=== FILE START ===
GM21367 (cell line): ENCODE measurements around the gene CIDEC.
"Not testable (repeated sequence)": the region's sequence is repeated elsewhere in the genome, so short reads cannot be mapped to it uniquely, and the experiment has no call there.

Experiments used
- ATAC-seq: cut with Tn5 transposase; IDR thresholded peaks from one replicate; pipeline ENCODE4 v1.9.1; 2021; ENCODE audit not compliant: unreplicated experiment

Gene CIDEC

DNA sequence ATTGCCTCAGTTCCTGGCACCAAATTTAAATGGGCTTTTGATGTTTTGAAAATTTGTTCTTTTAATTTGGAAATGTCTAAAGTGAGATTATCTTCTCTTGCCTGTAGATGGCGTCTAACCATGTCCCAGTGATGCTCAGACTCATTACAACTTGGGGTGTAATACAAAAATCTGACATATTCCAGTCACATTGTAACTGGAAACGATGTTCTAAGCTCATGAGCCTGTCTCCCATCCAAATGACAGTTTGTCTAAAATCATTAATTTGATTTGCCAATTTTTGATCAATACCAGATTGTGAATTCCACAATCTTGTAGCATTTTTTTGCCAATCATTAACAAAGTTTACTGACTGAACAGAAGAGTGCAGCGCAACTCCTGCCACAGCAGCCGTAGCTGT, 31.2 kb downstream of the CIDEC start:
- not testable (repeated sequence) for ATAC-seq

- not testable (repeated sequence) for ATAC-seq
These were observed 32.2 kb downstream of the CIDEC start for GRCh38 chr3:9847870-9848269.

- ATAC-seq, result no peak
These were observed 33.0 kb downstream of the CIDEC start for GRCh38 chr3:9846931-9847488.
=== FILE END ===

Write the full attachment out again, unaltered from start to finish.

GM21367 (cell line): ENCODE measurements around the gene CIDEC.
"Not testable (repeated sequence)": the region's sequence is repeated elsewhere in the genome, so short reads cannot be mapped to it uniquely, and the experiment has no call there.

Experiments used
- ATAC-seq: cut with Tn5 transposase; IDR thresholded peaks from one replicate; pipeline ENCODE4 v1.9.1; 2021; ENCODE audit not compliant: unreplicated experiment

Gene CIDEC

DNA sequence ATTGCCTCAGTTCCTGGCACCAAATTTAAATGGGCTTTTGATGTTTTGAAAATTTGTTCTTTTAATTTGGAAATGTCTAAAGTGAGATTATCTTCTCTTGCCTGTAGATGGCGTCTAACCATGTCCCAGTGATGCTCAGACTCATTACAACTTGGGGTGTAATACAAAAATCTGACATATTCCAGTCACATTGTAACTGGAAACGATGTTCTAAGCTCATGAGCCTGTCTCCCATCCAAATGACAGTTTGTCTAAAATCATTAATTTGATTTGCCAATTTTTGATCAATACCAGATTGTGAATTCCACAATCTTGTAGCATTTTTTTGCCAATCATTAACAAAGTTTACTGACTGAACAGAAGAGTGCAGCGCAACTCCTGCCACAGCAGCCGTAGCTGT, 31.2 kb downstream of the CIDEC start:
- not testable (repeated sequence) for ATAC-seq

- not testable (repeated sequence) for ATAC-seq
These were observed 32.2 kb downstream of the CIDEC start for GRCh38 chr3:9847870-9848269.

- ATAC-seq, result no peak
These were observed 33.0 kb downstream of the CIDEC start for GRCh38 chr3:9846931-9847488.